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How’s this for a nice bit of symmetry: just a couple of months before our residency in St. Ives I find myself in another place that has its waters at the heart of its identity but latterly welcomes tourism too. I am in Vietnam on holiday and I’m struck by how celebrated fishing is here, but unlike Cornwall, the fruit and vegetable harvests are amalgamated and are sold at floating markets on the Mekong River at - or even before - sunrise. Tourists like me are guided along the river approached by boats selling fresh fruit, iced coffee, or steaming hot bowls of pho, alongside restaurant owners buying their ingredients for the day’s dishes. I am told that all the produce comes from within a few kilometres.
It’s an amazing sight and not just a show for tourists, the river is still a better option than trading on dry land. It’s accessible, there’s no cost to sell from one’s own boat, and if not everything goes you can sail on down to the next spot where there are more buyers. Wonderfully, instead of a sign or any shouting, each boat identifies itself with a pole reaching up into the morning sky with an example of what it is selling. I see one showing off sweet potato, bananas, and coconut, another with a solitary pierced water melon.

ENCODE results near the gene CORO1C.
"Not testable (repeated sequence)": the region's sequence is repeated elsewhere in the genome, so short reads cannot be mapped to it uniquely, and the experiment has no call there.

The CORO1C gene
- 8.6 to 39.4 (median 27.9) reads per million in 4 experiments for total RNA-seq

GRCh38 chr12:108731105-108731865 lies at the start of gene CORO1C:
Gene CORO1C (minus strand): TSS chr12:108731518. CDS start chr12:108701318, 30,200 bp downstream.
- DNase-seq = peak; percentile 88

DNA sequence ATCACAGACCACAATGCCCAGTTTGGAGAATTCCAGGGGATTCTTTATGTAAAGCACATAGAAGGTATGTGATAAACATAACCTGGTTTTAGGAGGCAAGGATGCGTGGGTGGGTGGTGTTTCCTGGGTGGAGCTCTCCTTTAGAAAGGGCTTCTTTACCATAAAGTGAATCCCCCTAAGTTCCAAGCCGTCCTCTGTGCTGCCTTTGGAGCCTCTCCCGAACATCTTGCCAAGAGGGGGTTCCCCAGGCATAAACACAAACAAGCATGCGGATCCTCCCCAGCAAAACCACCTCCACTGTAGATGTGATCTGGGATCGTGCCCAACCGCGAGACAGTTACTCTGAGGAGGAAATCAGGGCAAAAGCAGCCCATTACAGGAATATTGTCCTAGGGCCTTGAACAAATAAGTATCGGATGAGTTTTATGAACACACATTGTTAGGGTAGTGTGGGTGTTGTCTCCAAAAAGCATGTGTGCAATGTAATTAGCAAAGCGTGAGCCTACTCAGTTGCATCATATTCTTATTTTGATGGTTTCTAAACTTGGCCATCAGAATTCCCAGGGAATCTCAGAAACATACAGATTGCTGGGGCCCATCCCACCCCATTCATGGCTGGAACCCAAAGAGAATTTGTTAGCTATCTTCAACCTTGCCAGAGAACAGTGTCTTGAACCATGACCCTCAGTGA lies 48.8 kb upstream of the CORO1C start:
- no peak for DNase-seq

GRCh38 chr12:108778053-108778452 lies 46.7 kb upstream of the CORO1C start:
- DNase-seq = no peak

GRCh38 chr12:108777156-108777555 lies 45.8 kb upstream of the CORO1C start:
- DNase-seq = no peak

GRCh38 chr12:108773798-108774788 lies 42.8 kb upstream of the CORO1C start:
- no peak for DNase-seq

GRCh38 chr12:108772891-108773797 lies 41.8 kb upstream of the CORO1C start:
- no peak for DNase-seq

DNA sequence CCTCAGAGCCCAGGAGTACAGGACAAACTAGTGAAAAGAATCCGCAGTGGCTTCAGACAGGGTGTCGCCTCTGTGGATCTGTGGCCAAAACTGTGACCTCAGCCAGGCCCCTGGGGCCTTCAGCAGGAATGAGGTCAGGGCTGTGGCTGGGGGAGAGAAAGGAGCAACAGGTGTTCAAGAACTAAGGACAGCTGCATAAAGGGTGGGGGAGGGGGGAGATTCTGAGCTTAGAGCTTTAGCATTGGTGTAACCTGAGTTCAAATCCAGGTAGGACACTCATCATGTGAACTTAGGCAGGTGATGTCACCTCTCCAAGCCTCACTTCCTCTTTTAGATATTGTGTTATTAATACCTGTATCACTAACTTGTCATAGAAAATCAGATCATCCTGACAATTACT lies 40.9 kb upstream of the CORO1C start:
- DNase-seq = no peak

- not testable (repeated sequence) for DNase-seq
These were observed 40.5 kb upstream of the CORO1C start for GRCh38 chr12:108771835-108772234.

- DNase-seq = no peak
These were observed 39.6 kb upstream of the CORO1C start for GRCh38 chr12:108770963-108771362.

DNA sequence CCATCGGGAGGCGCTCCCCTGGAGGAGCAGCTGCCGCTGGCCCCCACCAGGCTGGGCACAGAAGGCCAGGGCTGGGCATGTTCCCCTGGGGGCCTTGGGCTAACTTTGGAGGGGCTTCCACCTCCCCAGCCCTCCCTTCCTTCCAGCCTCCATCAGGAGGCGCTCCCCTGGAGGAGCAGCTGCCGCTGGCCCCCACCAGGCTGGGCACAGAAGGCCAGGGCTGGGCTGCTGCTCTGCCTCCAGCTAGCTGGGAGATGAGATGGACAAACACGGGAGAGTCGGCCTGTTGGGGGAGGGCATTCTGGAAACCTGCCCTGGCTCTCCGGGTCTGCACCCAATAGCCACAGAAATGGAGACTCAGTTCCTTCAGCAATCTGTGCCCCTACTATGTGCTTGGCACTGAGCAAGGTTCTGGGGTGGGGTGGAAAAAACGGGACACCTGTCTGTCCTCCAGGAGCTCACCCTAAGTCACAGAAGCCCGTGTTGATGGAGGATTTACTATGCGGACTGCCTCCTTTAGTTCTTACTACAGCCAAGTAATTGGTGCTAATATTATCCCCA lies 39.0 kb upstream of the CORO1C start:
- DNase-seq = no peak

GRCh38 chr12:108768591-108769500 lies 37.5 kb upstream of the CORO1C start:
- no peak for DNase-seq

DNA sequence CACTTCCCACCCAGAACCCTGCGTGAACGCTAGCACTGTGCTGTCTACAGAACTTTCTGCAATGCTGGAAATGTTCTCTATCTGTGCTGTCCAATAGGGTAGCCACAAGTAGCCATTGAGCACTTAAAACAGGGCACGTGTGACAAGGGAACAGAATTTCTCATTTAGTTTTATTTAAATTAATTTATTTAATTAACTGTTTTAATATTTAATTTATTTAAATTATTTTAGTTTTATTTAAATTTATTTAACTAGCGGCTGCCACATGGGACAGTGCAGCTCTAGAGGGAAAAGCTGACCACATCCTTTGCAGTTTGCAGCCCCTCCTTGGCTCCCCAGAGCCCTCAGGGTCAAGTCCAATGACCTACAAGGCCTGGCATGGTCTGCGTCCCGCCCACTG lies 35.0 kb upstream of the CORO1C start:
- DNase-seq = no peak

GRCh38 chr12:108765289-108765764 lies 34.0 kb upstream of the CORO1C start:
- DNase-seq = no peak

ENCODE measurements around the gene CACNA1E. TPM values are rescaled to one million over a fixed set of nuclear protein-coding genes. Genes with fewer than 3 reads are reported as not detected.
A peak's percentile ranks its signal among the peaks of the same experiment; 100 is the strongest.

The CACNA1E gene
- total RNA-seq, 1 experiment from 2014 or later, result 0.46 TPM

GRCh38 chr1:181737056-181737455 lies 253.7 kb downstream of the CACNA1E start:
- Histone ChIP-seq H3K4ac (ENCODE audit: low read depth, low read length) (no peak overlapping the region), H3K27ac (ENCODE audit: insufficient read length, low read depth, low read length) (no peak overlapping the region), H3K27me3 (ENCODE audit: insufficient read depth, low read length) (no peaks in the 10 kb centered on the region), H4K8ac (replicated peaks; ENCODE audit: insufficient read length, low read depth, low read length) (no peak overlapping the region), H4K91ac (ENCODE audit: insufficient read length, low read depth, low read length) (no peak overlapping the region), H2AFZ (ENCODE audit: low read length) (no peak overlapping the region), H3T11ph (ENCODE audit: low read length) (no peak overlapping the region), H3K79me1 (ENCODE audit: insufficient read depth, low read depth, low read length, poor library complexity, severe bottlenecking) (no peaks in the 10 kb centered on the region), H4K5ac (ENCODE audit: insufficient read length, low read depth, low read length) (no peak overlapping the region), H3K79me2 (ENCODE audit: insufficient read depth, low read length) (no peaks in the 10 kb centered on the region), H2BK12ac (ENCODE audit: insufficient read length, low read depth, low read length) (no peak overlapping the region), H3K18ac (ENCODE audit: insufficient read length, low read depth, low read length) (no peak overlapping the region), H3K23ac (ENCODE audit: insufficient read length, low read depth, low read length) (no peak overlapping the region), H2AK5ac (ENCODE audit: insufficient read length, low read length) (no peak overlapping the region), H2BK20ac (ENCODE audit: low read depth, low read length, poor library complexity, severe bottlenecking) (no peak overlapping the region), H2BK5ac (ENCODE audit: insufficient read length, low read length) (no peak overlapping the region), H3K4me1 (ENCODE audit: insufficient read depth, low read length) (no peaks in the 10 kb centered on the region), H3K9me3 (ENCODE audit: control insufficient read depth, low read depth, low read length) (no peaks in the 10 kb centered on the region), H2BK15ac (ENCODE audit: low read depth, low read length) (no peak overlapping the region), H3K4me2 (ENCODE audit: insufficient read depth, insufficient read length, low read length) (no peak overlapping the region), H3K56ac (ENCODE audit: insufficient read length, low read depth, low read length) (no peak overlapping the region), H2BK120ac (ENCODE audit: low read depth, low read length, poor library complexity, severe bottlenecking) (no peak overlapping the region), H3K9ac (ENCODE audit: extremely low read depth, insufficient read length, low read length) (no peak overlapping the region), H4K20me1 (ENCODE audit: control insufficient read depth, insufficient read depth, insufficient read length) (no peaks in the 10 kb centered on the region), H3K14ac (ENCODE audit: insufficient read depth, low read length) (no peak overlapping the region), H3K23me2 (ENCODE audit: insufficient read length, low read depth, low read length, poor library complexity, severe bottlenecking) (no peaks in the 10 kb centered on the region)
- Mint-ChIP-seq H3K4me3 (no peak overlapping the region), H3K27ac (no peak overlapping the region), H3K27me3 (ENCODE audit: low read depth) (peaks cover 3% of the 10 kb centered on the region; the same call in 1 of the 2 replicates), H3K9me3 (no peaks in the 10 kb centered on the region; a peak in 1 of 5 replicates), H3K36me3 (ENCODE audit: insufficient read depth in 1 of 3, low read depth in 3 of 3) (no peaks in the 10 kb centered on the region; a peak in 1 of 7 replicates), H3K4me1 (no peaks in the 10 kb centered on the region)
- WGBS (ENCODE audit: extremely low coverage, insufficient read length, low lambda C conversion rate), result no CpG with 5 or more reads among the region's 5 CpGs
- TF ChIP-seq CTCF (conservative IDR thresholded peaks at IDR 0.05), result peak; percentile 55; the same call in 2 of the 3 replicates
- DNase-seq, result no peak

I’m not sure I’d go as far as to say that this is art although John Cage said "If you celebrate it, it's art, if you don't, it isn't", and this way of life is certainly celebrated. Boats are painted in bright colours and with eyes to see off threatening underwater creatures, round basket boats without engines are still used, and it’s not uncommon to see a lone fisherman crouched on a bare wooden boat armed only with a net.
I’m now looking forward to my first visit to St. Ives to see what similarities and contrasts there are, and what we will produce in such an environment.